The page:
Additionally, a GLP-1 (glucagon-like peptide-1) nimetic may also be used. This recommendation is for patients whose BMI is at or above 35 kg/mor higher. Patient A has a BMI of 24.33 kg/m2. For use of GLP-1 mimetic therapy, it must be demonstrated that the patient seen his HbA1c levels reduce by 11mmol/mol, along with a minimum weight loss of 3% within the duration of 6 months (NICE, 2015). In the event that the patient cannot tolerate metformin, and in case a dual therapy of 2 oral drugs fails to control a type 2 diabetes patient’s HbA1c levels, it may be necessary to switch to an insulin-based therapy (NICE, 2015). Additionally, the NICE guidelines provides that in offering a GLP-1 mimetic alongside an insulin therapy, there is need to seek ongoing support and specialised advice and care form a multi-disciplinary team. Exenatide, a recommended second generation drug of this class is known to cause acute kidney injury to diabetic patients, due to its effects on reduced fluid intake, excessive fluid loss via diarrhoea and vomiting. Overdose complications of this disease include loss of liver function, hypoglycaemia and gut symptoms.

Evidence behind Recommendations

Glucagon-Like Peptide-1 Receptor Agonists including dulaglutide, liraglutide, albiglutide, and exenatide are recommended for inclusion in dual therapy of patient A. According to Bunck et al., (2009), the use of this class of drugs in combination with insulin has similar effects on lowering A1C, and even higher beneficial effects in beta cell functioning. This class of agents is also known to have low risk for hypoglycaemia. Glimepiride in a sulfonylurea similar to glipizide, but has beneficial effects in contrast to glipizide. Glimepiride is known to be weight neutral, while glipizide is associated with weight gain of approximately 2Kgs. Weight gain is a risk factor for diabetic patients, especially because it is associated with increased insulin resistance, thereby exacerbating the complications.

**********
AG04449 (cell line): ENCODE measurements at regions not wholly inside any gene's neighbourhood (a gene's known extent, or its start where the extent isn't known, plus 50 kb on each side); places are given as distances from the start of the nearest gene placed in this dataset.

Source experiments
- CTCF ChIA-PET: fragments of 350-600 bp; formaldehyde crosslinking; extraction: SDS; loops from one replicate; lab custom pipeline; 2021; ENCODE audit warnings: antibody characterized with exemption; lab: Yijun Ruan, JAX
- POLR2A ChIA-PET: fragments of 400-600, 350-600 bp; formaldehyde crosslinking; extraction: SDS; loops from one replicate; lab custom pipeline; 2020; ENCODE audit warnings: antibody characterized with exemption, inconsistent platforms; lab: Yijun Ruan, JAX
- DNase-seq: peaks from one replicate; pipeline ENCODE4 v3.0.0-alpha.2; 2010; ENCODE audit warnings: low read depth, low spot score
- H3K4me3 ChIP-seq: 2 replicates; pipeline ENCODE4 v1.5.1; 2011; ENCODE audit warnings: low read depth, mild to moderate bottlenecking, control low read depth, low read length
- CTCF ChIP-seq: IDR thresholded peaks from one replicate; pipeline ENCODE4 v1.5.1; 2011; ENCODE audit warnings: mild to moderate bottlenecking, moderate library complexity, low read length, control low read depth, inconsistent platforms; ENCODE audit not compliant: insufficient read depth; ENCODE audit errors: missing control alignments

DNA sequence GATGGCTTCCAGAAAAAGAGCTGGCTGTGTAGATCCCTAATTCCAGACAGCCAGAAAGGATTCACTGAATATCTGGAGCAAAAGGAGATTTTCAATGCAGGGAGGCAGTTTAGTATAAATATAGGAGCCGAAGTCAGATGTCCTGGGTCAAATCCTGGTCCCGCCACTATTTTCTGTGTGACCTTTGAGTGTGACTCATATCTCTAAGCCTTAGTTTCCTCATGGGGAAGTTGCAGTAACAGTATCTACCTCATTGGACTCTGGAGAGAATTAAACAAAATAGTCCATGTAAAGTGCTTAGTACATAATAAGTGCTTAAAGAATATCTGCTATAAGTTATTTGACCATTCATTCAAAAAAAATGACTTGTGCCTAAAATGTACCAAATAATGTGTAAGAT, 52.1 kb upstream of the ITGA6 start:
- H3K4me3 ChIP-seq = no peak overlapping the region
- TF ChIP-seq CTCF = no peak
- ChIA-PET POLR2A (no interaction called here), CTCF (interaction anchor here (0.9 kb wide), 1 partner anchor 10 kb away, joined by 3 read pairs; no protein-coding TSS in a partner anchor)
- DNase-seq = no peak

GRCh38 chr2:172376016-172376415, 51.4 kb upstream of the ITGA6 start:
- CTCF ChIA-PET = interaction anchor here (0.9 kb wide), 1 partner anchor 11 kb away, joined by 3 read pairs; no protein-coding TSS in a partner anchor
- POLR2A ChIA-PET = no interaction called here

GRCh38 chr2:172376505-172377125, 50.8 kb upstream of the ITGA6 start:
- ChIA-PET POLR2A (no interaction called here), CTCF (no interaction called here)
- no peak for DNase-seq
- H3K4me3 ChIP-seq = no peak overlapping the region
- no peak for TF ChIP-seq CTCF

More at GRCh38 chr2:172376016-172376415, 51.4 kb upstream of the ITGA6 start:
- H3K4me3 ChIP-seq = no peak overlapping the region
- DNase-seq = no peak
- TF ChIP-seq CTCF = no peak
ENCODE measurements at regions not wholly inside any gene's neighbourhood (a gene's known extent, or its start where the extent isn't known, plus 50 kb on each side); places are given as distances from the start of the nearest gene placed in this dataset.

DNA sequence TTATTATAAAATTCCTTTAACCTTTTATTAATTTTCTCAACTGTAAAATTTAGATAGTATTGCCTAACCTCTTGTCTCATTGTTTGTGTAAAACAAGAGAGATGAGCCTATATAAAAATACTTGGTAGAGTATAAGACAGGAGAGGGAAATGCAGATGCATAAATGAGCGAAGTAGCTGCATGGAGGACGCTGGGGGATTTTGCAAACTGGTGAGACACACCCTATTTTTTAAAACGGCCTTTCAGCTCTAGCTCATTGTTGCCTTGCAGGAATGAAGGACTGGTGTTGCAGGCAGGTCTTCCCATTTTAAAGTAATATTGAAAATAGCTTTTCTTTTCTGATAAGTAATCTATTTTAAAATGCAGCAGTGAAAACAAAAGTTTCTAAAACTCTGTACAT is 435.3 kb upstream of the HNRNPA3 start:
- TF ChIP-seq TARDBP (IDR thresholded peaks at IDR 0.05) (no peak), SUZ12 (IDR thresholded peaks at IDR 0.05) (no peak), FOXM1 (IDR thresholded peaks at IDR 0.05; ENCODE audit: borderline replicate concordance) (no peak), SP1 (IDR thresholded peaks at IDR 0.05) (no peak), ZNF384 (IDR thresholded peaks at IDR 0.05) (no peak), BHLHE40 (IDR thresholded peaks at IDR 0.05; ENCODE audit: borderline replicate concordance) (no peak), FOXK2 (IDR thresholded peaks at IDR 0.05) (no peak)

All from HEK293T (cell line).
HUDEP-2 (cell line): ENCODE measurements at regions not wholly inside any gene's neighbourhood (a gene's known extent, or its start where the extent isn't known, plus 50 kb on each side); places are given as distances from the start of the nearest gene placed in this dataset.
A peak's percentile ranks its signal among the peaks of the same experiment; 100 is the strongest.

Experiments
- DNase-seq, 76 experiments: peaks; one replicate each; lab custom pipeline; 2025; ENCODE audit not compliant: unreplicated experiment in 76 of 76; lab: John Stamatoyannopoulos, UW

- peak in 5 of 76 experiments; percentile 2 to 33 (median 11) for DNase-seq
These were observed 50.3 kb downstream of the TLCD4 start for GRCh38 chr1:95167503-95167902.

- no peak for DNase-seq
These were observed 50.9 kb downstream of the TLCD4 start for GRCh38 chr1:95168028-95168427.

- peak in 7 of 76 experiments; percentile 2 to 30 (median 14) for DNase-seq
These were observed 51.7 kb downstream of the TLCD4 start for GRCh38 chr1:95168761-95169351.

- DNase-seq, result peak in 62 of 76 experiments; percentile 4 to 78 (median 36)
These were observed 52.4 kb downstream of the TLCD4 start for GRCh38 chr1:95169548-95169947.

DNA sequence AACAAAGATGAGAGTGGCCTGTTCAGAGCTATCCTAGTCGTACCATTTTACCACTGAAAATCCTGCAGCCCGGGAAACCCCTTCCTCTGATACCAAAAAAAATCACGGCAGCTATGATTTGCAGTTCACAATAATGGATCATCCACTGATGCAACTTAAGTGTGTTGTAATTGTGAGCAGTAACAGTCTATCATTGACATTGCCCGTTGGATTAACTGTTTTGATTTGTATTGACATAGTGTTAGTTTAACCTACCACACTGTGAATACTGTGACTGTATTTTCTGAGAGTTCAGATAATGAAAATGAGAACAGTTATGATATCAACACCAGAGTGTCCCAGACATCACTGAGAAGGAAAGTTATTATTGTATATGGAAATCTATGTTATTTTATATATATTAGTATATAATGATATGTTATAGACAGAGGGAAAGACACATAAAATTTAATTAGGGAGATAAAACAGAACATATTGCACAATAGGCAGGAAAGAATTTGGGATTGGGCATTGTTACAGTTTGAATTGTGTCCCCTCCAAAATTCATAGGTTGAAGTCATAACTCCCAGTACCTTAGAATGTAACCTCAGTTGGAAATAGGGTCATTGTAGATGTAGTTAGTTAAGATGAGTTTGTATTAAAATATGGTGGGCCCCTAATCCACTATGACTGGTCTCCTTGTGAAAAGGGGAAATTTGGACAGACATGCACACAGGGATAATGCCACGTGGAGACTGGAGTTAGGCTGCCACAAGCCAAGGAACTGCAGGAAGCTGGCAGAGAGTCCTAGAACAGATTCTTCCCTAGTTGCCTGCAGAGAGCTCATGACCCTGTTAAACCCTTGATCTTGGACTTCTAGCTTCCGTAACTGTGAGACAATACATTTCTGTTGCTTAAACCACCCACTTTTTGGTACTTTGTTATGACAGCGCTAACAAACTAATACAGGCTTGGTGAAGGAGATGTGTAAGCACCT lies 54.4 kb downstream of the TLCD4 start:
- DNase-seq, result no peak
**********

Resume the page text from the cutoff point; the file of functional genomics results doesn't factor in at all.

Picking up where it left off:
Basal Insulin is an injectable diabetic agent. It is considered the most efficient in regulating levels of blood sugar, for patients who have failed to benefit from the oral combination therapy. Basal insulin is known to cause weight gain, but when used as a combined therapy with exenatide, a glucagon-like peptide receptor agonist, it improves glycaemic control as well as eliminating the risk for hypoglycaemia and weight gain (Buse et al., 2011). It has also been recommended that the patient continues on metformin. The drug is known to have cardiovascular protective effects such as weight loss, reduce LDL cholesterols and increase rate of lipometabolism (Xu et al., 2015), reduce insulin resistance and plasma insulin, and also reduce systolic blood pressure in diabetic patients by deactivating the adrenergic receptors, reducing the intracytoplasmic calcium levels and also via inhibition of the sympathetic drive which is likely when salt is high (Zhou et el., 2017). Moreover, metformin reduces weight gain by reducing hunger perception, and hence less food intake. However, the dosage should not be increased, since he is already getting the maximum dosage recommended of 2500mg/day (Scarpello & Howlett, 2008).